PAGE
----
As it is the start of a new year, many people began to get their minds refocused on all-things-budgeting. I love starting of the new year right with organized finances, and I want to show you that it is not hard at all with the right framework! The framework that I’m referring to is the 50/30/20 Budget.
I’ve been using this method to track my expenses for several years, and it is just so easy to follow! In this post I’ll explain what this budget is, how to use it, and provide a FREE 50/30/20 budget spreadsheet and calculator that you can use to get started right away!
The 50/30/20 Budget Spreadsheet
If you just want the download and don’t want to wait until the end – you can grab your 50/30/20 spreadsheet below. It includes both the 50/30/20 budget template and calculator. For more information / instructions – keep reading!
Why Set a Budget?
Maybe the most important question of them all, as I’ve mentioned in this post . For those of you who have been following me for a while, you may wonder why I’m focusing on this topic at all. As part of my (in-progress) re branding, I’ll be incorporating some money tips from time to time, as it is a major factor in traveling as much as possible.
If you know where your money is going and track expenses, you are put in a position where you can allocate your money to the things you like to do too. And if you stick to your budget, you are very likely to hit still hit your savings targets / reduce debt without any issues. Isn’t that a place where we all want to be? The 50/30/20 budget spreadsheet that I’ll provide in this post will help you do just that.
The 50/30/20 Budget Explained
The 50/30/20 Budget is one that was made popular by the book “All Your Worth: The Ulitmate Lifetime Money Plan”, written by Senator Elizabeth Warren and her daughter, Amelia Warren Tyagi. The intention of this book is to help the reader master their finances by allocating a set percentage to three categories of money:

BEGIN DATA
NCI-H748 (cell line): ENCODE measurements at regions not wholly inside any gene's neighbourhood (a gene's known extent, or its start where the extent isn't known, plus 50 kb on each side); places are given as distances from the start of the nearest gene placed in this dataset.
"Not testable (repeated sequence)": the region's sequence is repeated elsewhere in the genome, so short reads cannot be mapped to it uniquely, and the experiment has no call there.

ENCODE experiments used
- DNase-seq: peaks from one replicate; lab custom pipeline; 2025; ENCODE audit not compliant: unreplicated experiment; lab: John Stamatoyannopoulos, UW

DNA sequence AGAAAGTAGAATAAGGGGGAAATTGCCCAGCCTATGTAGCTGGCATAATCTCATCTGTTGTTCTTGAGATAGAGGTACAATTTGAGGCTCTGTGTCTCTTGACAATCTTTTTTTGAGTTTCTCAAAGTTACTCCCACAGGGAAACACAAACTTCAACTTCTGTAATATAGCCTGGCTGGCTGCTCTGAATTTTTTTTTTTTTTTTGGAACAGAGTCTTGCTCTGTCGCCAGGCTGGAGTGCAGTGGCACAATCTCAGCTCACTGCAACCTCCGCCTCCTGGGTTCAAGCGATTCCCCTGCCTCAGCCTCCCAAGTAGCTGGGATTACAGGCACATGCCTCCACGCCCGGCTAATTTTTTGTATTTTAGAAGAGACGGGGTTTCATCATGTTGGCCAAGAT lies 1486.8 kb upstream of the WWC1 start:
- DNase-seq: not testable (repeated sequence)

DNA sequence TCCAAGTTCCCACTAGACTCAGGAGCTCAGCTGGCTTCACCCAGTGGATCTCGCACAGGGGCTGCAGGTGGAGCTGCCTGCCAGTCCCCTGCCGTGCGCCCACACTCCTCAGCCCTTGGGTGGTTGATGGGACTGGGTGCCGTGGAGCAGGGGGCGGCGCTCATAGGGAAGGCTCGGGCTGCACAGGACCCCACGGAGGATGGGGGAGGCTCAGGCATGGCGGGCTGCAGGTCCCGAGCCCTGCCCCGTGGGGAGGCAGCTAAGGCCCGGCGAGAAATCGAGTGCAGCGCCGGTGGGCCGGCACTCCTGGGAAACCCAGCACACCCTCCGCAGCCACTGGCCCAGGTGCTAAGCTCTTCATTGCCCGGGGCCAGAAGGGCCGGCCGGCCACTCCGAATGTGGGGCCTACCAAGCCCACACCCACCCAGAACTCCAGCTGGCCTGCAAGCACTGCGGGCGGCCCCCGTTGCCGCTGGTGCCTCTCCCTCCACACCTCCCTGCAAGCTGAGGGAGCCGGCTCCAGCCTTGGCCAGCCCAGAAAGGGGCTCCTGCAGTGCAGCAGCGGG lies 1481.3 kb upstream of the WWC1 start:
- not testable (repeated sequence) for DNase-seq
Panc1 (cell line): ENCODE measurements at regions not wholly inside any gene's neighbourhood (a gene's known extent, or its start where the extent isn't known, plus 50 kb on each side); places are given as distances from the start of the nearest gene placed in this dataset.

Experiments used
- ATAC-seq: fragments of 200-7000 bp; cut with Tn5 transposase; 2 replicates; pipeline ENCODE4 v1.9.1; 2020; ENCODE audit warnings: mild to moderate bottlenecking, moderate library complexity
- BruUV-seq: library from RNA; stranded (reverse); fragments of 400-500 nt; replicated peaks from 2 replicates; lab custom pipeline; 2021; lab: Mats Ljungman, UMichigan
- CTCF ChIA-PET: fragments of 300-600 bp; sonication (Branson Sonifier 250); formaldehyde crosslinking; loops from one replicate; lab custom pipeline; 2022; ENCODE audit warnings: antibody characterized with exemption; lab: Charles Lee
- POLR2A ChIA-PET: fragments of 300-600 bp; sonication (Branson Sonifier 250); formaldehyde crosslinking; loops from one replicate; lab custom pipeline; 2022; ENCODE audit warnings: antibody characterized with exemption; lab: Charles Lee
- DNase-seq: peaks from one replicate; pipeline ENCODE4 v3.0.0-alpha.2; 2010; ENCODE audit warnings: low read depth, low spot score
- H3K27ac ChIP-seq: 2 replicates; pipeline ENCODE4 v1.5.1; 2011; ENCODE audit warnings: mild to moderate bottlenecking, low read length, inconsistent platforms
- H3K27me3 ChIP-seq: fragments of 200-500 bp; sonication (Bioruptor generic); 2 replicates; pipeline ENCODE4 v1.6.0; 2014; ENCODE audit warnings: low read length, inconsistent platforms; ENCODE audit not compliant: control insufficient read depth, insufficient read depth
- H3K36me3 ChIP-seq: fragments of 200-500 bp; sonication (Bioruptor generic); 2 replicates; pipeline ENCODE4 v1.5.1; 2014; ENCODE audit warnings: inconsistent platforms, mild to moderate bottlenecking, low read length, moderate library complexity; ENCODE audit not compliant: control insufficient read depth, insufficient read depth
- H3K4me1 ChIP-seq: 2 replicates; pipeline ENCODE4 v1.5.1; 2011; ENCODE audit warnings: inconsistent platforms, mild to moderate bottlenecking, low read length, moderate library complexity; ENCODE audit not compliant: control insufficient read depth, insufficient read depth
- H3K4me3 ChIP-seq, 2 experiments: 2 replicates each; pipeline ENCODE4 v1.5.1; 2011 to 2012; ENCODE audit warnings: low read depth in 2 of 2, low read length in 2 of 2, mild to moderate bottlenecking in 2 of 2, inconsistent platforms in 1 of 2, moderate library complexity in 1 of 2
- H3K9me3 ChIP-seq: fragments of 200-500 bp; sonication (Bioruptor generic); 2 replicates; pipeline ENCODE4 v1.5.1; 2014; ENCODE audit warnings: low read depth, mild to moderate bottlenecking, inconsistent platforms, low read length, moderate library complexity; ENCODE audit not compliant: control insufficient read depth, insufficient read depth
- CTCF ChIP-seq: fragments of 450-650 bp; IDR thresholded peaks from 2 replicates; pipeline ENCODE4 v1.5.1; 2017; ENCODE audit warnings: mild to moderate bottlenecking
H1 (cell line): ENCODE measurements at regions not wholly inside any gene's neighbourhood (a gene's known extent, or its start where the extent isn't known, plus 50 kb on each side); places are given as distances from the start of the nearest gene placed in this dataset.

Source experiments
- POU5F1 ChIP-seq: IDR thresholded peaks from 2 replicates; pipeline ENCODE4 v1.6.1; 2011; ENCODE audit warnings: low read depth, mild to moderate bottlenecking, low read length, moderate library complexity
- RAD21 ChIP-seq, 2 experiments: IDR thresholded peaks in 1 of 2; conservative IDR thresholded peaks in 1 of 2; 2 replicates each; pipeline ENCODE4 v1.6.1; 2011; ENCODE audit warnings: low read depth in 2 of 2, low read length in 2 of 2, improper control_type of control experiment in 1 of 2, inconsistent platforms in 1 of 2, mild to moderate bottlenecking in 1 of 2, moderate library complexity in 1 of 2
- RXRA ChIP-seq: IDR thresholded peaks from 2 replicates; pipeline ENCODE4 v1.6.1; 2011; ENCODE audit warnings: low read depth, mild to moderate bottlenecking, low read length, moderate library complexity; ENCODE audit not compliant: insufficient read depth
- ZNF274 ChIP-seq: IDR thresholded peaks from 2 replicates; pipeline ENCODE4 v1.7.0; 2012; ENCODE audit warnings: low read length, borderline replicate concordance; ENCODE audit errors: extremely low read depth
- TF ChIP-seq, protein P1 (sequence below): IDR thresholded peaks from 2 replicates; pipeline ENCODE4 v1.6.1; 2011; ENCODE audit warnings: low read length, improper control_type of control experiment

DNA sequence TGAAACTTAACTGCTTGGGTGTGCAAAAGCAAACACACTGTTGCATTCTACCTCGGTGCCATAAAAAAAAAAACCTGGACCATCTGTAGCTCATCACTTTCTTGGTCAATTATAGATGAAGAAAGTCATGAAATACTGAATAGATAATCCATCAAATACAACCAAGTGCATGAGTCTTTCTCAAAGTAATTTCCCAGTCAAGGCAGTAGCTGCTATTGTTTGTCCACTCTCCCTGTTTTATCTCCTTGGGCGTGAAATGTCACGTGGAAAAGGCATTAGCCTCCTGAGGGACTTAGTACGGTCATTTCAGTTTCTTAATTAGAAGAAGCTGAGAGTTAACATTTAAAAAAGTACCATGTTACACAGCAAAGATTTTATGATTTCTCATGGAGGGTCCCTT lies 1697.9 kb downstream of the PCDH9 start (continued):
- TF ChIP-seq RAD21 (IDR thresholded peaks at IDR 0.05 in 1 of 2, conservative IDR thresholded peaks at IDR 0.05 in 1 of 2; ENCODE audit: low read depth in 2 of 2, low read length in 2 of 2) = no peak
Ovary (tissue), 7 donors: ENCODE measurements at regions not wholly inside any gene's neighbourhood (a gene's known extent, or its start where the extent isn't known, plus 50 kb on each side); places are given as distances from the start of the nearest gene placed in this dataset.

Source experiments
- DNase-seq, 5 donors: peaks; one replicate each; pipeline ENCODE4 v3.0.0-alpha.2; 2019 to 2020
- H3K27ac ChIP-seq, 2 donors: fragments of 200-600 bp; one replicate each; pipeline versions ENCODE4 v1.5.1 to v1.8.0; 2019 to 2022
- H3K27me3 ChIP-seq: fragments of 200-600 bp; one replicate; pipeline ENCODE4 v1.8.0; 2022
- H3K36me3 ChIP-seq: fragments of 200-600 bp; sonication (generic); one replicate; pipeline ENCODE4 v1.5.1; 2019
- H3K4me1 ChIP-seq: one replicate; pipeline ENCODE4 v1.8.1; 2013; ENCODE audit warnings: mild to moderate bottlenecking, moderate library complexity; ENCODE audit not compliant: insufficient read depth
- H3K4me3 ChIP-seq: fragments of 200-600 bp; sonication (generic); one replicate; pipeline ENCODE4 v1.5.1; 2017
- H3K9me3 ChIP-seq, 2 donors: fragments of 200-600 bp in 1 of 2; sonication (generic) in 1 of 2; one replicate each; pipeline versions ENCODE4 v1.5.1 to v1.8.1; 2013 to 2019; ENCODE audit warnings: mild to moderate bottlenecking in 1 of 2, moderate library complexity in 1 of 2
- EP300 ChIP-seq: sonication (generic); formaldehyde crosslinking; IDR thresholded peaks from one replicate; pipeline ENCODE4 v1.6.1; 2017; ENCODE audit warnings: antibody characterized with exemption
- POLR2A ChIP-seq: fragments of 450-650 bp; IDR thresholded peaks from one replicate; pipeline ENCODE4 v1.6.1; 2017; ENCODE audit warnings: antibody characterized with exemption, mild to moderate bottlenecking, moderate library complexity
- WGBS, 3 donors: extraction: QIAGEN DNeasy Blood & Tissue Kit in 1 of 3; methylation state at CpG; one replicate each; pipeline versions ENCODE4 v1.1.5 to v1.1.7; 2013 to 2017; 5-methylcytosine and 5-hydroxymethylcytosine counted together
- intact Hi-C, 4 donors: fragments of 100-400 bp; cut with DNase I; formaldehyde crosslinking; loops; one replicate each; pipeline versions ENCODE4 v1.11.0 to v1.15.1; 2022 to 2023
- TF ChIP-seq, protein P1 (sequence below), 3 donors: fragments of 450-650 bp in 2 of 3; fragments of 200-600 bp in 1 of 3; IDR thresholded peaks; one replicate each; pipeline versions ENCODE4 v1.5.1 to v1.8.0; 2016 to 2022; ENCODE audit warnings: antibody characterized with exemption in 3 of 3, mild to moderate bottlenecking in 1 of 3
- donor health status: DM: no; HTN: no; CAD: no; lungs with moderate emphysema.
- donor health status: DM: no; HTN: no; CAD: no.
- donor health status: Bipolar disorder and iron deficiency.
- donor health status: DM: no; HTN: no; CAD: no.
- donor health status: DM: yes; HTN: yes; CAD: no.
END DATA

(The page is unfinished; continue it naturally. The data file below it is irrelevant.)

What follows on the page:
50% – Needs or Must-Haves
The “needs” are the items that you have to purchase in order to survive and those bills that you have to pay off each month. This may vary a bit from person to person, but here are a few examples:
- Rent / Mortgage / Car Payments
- Health Insurance
- Minimum Debt Payments
Note that this category does not include seemingly related items, such as restaurants, as eating out is not necessary but eating is. Keep that in mind as you make the budget your own.
30% – Wants
The “wants” category includes all the expenses you make to enhance your quality of life. Example categories include:
- Entertainment (Movies, concerts, etc.)
- Cable TV
- Eating Out
- Travel 😉
This category will vary the most as “wants” are very particular to the individual. Add what’s most important to you here when you personalize your spreadsheet.
RELATED: How to Budget for Travel
20% – Savings / Debt
This category is entirely devoted to increasing the size of your bank accounts. The smallest of the three categories, this one includes the following:
- Saving Accounts (Includes building an emergency fund)
- Retirement Accounts
- Investments (ETFs, Stocks, Real Estate, etc.)
- Debt Repayment (Anything greater than the minimum)
The last item may seem like it doesn’t fit, but keep in mind that any payments that you make greater than the principal will give you savings in the long run.
Download the FREE 50/30/20 Budget Template and Calculator
So now that you know what the budget is, let’s start taking action to put this budget into use now! In the download below, you’ll access a Google Sheets spreadsheet.
This spreadsheet has two tabs: The first helps you calculate the amount of money that goes into each category, while the second is an automated template that you can use to keep track of your monthly budget.